A clear national blood policy, with all its stakeholders working together, is the best way to ensure that patients receive the safest possible blood whenever they need it, said experts on World Blood Donor Day on Friday. 

World Blood Donor Day is observed every year on June 14 to honour and thank those people who donate their blood, voluntarily and unpaid, to give others the gift of life.

According to Rahul Bhargava, principal director and Chief BMT, Fortis Memorial Research Institute, Gurugram, investing in blood bank infrastructure and advanced testing allows us to catch potential issues early on.

“That`s why robust government initiatives are crucial. Encouraging voluntary donation and stricter donor screening tests are vital for blood donation and access to safe blood,” Bhargava said.

According to the World Health Organization (WHO), the national blood system should be governed by national blood policy and legislative framework to promote uniform implementation of standards and consistency in the quality and safety of blood and blood products.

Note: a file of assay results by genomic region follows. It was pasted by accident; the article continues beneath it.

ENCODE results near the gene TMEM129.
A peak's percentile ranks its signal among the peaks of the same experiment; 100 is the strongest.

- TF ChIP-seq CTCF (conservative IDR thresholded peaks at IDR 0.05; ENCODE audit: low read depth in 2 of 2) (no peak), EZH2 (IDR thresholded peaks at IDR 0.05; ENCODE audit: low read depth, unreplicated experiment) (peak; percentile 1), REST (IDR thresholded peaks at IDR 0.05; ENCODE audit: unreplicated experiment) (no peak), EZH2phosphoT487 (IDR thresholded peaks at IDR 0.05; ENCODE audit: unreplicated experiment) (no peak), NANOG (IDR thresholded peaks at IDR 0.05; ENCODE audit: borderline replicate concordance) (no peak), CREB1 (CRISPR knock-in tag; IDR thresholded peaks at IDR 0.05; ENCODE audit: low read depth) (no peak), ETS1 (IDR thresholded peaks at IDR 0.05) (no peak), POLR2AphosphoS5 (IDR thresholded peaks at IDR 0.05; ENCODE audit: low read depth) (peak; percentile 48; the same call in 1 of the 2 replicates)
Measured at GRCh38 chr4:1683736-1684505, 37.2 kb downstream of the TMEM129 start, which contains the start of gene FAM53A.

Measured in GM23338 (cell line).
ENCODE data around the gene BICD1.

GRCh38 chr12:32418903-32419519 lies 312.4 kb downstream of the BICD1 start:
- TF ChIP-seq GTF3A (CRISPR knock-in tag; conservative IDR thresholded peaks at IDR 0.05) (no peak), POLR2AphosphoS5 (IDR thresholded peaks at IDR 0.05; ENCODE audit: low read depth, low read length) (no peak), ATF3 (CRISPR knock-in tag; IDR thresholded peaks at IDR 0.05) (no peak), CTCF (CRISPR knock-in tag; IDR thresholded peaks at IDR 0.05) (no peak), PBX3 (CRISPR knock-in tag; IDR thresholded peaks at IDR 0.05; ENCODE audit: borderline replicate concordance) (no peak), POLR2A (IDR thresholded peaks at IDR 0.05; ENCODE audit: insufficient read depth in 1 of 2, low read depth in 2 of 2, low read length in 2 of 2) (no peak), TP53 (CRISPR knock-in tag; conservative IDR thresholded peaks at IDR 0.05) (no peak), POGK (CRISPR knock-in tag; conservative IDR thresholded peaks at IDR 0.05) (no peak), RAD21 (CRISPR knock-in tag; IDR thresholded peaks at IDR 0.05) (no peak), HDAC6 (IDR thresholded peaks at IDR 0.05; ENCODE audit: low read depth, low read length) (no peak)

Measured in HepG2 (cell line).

In 2018, 73 per cent of reporting countries, or 125 out of 171, had a national blood policy. Overall, 66 per cent of reporting countries, or 113 out of 171, have specific legislation covering the safety and quality of blood transfusion, as per WHO data.

“The government should urgently consider consolidating the regulatory framework for blood tender services under a single legislation- blood law. Blood should be brought out of the Drugs and Cosmetics Act, and the regulator should look much beyond the licensing of blood banks,” said Anubha Taneja Mukherjee, member secretary, Thalassemia Patient Advocacy Group.

According to experts, it is important to screen for infectious agents such as malaria, HIV, hepatitis B and C, and syphilis to prevent transfusion-transmitted infections (TTIs).

Additionally, performing blood typing, antibody screening and crossmatching to ensure immunological compatibility is crucial, thereby preventing hemolytic and other transfusion reactions.

“These measures safeguard patients, particularly those with compromised immune systems or requiring multiple transfusions, from potentially life-threatening complications,” said Shruti Kamdi, consultant transfusion Medicine, SRCC Children`s Hospital, Mumbai.

She also mentioned that comprehensive testing and strict adherence to safety standards are “fundamental in maintaining a reliable blood supply and ensuring the efficacy of transfusion therapy”.

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